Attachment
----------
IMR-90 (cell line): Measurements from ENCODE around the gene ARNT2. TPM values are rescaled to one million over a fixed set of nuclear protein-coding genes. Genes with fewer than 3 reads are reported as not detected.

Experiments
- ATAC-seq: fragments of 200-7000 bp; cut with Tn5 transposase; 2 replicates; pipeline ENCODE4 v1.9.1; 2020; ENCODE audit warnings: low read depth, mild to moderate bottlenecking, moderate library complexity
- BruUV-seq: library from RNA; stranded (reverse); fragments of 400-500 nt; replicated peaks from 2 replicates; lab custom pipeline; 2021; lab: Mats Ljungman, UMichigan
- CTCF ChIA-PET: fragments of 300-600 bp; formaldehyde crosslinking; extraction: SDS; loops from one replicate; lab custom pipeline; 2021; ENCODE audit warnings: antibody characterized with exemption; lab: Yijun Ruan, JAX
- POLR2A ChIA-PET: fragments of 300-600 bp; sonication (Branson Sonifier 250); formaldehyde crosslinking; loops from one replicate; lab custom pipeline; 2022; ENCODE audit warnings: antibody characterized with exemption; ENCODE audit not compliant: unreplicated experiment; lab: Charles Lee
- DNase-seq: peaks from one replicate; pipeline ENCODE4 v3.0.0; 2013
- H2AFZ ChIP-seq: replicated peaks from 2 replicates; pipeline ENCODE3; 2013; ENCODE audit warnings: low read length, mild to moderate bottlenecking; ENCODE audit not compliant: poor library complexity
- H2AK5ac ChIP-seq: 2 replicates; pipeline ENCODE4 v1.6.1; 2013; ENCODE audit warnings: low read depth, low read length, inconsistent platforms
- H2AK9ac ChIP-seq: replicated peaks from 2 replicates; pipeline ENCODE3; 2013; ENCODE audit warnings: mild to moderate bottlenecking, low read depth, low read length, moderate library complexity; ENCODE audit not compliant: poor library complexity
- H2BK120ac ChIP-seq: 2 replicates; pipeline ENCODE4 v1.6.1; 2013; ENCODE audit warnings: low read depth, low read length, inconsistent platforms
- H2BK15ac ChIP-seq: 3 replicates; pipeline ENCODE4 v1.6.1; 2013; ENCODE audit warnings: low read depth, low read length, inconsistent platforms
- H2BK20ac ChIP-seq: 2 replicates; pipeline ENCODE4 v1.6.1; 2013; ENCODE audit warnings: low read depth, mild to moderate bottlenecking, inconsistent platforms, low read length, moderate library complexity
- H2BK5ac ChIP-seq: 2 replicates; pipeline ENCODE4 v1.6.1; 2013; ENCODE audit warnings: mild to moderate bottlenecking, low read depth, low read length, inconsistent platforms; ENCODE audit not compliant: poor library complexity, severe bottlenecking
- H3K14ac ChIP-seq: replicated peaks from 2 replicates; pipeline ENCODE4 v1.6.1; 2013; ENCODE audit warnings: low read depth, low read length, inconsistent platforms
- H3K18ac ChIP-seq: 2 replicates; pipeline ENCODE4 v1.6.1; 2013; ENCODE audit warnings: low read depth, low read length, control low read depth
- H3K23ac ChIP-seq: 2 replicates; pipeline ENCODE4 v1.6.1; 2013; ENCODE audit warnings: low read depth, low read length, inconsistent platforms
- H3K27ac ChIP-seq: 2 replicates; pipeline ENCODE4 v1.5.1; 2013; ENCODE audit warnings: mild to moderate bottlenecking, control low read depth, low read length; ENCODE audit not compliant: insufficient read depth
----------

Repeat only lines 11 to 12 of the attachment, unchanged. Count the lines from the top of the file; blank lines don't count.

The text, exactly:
- H2BK120ac ChIP-seq: 2 replicates; pipeline ENCODE4 v1.6.1; 2013; ENCODE audit warnings: low read depth, low read length, inconsistent platforms
- H2BK15ac ChIP-seq: 3 replicates; pipeline ENCODE4 v1.6.1; 2013; ENCODE audit warnings: low read depth, low read length, inconsistent platforms